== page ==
China, What's Next?

Understanding China’s Global Impact

Complacent industrialized democracies must face up to the challenge China poses to global norms, argues Edward Friedman.

Understanding China’s Global Impact
Credit: Flickr/liddybits

Two major biases obscure a clear understanding of the global impact of authoritarian China’s earth-shaking rise—what could be called the American and Chinese errors.

The American—or Western, or democratic—error is to simply wish away the need to really grapple with the enormous implications of superpower China and its ability to re-shape the world to the detriment of democratic and human rights concerns at home and abroad. Tibetans, Muslim Uighurs, and the far more numerous vulnerable Han Chinese will all be adversely affected, as will myriad international organizations, including the International Labor Organization and the UN Refugee Agency.

Instead of facing up to this reality, wishful thinking democracies have imagined that the challenge China poses would somehow disappear by itself—that China would democratize or learn to abide by OECD norms or else economically implode. Few in the democratic world have faced up to the real consequences of a nationalistic government in charge of a nation that has seen double-digit economic growth rates for a generation. Such extraordinary growth creates major interests among international businesses that don’t want their elected governments to do anything that could prompt the Chinese Communist Party (CCP) to hurt the ability of these firms to profit from involvement with China’s economic dynamism. This is only natural.  As a result, however, China’s formidable challenge to democracy and human rights is cast aside.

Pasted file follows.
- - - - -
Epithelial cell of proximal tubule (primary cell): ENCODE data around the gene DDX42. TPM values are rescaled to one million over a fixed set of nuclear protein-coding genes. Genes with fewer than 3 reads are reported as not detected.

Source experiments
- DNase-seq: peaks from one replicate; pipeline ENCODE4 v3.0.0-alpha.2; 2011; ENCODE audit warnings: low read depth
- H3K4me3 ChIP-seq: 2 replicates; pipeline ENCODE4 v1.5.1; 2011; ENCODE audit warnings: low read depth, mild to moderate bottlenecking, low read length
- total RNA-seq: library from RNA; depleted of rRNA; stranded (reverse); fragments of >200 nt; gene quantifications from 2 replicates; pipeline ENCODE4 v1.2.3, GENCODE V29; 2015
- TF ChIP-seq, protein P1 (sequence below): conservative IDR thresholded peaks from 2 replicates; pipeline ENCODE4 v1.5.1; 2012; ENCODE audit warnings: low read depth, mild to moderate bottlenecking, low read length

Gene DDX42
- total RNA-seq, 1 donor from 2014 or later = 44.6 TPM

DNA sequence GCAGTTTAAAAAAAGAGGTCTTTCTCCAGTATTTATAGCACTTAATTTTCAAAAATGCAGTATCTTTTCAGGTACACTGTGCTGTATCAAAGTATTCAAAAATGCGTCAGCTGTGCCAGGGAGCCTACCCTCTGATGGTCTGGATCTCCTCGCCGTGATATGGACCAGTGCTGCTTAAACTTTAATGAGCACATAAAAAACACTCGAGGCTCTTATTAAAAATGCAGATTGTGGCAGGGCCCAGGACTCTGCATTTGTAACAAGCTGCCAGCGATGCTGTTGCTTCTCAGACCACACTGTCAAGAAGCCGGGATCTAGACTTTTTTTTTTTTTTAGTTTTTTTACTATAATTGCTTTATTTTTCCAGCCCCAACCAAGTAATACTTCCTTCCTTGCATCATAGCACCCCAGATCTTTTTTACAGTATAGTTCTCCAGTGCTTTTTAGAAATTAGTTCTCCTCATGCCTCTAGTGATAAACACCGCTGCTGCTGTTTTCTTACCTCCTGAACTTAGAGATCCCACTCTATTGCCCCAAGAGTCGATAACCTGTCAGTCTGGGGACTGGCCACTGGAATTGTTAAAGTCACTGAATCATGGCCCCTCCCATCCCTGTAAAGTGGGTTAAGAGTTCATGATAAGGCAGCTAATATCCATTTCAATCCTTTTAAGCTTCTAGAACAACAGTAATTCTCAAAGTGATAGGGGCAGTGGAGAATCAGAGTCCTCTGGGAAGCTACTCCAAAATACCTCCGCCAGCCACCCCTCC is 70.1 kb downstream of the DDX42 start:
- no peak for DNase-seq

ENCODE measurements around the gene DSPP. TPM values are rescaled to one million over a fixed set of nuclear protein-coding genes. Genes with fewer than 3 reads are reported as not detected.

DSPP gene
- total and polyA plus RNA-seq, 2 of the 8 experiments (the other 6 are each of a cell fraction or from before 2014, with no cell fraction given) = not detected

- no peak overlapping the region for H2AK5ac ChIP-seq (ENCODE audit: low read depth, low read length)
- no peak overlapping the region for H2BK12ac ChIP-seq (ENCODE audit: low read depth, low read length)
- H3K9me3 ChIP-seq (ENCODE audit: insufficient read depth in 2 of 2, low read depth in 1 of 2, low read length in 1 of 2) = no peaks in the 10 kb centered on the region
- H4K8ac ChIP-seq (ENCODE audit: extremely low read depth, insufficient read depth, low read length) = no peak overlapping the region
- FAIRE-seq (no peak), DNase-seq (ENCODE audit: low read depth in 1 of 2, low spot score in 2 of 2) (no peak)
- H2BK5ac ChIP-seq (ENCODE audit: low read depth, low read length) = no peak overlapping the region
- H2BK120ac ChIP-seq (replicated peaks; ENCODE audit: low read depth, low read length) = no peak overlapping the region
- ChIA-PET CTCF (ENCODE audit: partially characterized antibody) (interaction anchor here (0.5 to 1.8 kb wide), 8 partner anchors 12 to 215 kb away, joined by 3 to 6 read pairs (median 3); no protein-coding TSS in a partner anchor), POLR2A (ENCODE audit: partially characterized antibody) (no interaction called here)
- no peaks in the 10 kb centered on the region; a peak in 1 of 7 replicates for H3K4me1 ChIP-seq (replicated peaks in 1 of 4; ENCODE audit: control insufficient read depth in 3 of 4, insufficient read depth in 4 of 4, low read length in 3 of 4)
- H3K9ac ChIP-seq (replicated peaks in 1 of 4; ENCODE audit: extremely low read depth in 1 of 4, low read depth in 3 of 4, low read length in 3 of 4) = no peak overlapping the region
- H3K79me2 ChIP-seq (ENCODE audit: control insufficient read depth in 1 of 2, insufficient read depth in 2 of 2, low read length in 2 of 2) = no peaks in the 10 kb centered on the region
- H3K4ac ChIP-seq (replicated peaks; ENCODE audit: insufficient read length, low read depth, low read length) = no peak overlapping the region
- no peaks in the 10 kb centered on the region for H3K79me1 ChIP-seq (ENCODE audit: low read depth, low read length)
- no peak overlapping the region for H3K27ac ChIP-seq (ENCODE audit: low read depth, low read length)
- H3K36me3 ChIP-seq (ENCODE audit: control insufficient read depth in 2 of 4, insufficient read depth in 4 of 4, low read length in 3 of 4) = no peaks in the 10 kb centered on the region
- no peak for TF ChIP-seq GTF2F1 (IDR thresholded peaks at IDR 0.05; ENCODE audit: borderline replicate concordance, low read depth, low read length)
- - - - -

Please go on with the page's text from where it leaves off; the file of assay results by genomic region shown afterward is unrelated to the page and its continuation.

The Chinese misunderstanding, meanwhile, also obscures some central realities. Under this view, China has succeeded because China is China. Until supposedly interrupted by the relatively recent Opium Wars, China had for centuries been the centre of the universe—a natural role it is now returning to. Perhaps uniquely, many Chinese believe (incorrectly) that only those reared with ‘Chinese values’ could be capable of doing what it took to ensure China’s unique rise—putting the collective first, sacrificing for the long run, stressing education, being good at business, strategically outwitting all others.

In reality, China didn’t actually rise to strength over its neighbours until around 450. China wasn’t always the centre of the universe and Europe’s rise, and China’s relative decline, both began long before the Opium Wars. Indeed, according to paramount reform leader Deng Xiaoping, China fell behind when the Ming dynasty closed itself off from long-distance maritime trade around 1450, a self-wounding policy of isolation revived by the economically irrational Mao Zedong. But CCP leaders, now as in the Mao era, prefer to scapegoat so-called imperialistic Western democracies for China’s own self-inflicted wounds.

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Post-Mao China rose by abandoning its disregard for the market and both copying and plugging into other ‘varieties’ of Asian capitalism. For example, China copied Japan in manipulating and disciplining money to promote exports and move up the value added ladder, aided by government preferences and grabbing and absorbing new technology. From South Korea, the CCP regime learned how to turn state enterprises into globally competitive national champions. From Taiwan, China learned how to use Free Trade Zones to create jobs, transfer managerial know-how and build exports. From Singapore, Beijing learned that EDI from MNCs could serve growth and industrial up-grading, especially when combined with the talents and connections of tens of millions of diasporic Chinese.